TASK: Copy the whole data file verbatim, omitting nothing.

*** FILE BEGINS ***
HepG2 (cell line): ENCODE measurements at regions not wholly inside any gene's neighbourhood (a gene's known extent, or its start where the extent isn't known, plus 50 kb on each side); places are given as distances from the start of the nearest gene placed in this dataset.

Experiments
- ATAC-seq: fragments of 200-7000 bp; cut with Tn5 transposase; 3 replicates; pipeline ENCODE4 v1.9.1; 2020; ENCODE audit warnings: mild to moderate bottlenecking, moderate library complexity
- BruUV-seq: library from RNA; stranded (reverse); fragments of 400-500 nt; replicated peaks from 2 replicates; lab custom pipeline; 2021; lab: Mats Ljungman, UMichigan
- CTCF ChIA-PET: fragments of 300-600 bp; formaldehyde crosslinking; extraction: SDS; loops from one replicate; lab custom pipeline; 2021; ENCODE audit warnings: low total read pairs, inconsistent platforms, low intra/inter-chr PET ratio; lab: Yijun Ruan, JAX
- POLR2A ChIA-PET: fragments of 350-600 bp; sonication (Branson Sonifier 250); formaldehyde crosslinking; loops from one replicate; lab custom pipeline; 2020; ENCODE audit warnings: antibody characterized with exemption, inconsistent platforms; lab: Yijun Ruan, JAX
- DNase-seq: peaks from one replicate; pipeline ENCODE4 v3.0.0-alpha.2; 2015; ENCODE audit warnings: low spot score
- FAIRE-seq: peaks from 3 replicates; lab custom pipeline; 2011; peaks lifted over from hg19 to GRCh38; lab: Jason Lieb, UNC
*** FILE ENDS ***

HepG2 (cell line): ENCODE measurements at regions not wholly inside any gene's neighbourhood (a gene's known extent, or its start where the extent isn't known, plus 50 kb on each side); places are given as distances from the start of the nearest gene placed in this dataset.

Experiments
- ATAC-seq: fragments of 200-7000 bp; cut with Tn5 transposase; 3 replicates; pipeline ENCODE4 v1.9.1; 2020; ENCODE audit warnings: mild to moderate bottlenecking, moderate library complexity
- BruUV-seq: library from RNA; stranded (reverse); fragments of 400-500 nt; replicated peaks from 2 replicates; lab custom pipeline; 2021; lab: Mats Ljungman, UMichigan
- CTCF ChIA-PET: fragments of 300-600 bp; formaldehyde crosslinking; extraction: SDS; loops from one replicate; lab custom pipeline; 2021; ENCODE audit warnings: low total read pairs, inconsistent platforms, low intra/inter-chr PET ratio; lab: Yijun Ruan, JAX
- POLR2A ChIA-PET: fragments of 350-600 bp; sonication (Branson Sonifier 250); formaldehyde crosslinking; loops from one replicate; lab custom pipeline; 2020; ENCODE audit warnings: antibody characterized with exemption, inconsistent platforms; lab: Yijun Ruan, JAX
- DNase-seq: peaks from one replicate; pipeline ENCODE4 v3.0.0-alpha.2; 2015; ENCODE audit warnings: low spot score
- FAIRE-seq: peaks from 3 replicates; lab custom pipeline; 2011; peaks lifted over from hg19 to GRCh38; lab: Jason Lieb, UNC